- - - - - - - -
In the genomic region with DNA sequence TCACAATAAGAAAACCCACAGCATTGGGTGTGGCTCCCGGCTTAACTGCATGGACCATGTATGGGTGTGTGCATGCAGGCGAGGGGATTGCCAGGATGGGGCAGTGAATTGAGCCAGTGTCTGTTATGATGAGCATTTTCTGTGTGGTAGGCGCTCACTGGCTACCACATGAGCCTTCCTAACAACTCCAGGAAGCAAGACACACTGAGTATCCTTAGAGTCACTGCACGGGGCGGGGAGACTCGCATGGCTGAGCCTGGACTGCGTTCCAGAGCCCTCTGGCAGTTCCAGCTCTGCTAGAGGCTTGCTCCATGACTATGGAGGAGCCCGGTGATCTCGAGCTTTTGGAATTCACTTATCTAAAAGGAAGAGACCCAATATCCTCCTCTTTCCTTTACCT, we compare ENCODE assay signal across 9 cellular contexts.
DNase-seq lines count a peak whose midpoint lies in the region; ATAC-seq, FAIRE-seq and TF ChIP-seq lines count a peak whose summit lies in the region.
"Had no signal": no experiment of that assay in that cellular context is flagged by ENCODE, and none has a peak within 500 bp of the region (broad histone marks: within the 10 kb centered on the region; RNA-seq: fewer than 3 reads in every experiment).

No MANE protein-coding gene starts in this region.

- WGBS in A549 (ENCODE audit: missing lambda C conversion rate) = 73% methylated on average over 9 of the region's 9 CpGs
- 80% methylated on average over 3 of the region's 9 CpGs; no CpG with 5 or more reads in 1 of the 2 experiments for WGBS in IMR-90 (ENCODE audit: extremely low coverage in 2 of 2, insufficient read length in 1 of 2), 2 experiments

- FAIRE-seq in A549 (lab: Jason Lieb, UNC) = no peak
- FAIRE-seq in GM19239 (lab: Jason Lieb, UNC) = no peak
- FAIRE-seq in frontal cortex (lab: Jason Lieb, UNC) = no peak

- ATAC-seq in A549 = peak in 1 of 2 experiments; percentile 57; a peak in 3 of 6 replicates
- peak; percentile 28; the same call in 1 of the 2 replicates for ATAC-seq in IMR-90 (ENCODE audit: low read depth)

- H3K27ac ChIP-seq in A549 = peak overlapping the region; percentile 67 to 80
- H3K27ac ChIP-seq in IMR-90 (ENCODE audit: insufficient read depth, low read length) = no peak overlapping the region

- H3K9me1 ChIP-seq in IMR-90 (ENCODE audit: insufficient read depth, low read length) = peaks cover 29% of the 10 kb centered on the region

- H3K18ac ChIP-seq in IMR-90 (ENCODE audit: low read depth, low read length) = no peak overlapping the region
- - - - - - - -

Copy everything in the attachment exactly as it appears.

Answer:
In the genomic region with DNA sequence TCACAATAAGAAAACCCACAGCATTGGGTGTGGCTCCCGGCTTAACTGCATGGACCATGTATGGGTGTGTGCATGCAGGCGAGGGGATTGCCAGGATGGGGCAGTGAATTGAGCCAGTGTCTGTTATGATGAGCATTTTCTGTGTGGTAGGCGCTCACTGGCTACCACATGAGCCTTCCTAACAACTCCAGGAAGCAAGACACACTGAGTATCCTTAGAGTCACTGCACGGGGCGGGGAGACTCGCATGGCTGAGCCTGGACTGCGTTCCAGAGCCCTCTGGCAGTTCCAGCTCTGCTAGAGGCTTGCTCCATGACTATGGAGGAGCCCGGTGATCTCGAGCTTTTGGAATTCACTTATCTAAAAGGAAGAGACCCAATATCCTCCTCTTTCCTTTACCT, we compare ENCODE assay signal across 9 cellular contexts.
DNase-seq lines count a peak whose midpoint lies in the region; ATAC-seq, FAIRE-seq and TF ChIP-seq lines count a peak whose summit lies in the region.
"Had no signal": no experiment of that assay in that cellular context is flagged by ENCODE, and none has a peak within 500 bp of the region (broad histone marks: within the 10 kb centered on the region; RNA-seq: fewer than 3 reads in every experiment).

No MANE protein-coding gene starts in this region.

- WGBS in A549 (ENCODE audit: missing lambda C conversion rate) = 73% methylated on average over 9 of the region's 9 CpGs
- 80% methylated on average over 3 of the region's 9 CpGs; no CpG with 5 or more reads in 1 of the 2 experiments for WGBS in IMR-90 (ENCODE audit: extremely low coverage in 2 of 2, insufficient read length in 1 of 2), 2 experiments

- FAIRE-seq in A549 (lab: Jason Lieb, UNC) = no peak
- FAIRE-seq in GM19239 (lab: Jason Lieb, UNC) = no peak
- FAIRE-seq in frontal cortex (lab: Jason Lieb, UNC) = no peak

- ATAC-seq in A549 = peak in 1 of 2 experiments; percentile 57; a peak in 3 of 6 replicates
- peak; percentile 28; the same call in 1 of the 2 replicates for ATAC-seq in IMR-90 (ENCODE audit: low read depth)

- H3K27ac ChIP-seq in A549 = peak overlapping the region; percentile 67 to 80
- H3K27ac ChIP-seq in IMR-90 (ENCODE audit: insufficient read depth, low read length) = no peak overlapping the region

- H3K9me1 ChIP-seq in IMR-90 (ENCODE audit: insufficient read depth, low read length) = peaks cover 29% of the 10 kb centered on the region

- H3K18ac ChIP-seq in IMR-90 (ENCODE audit: low read depth, low read length) = no peak overlapping the region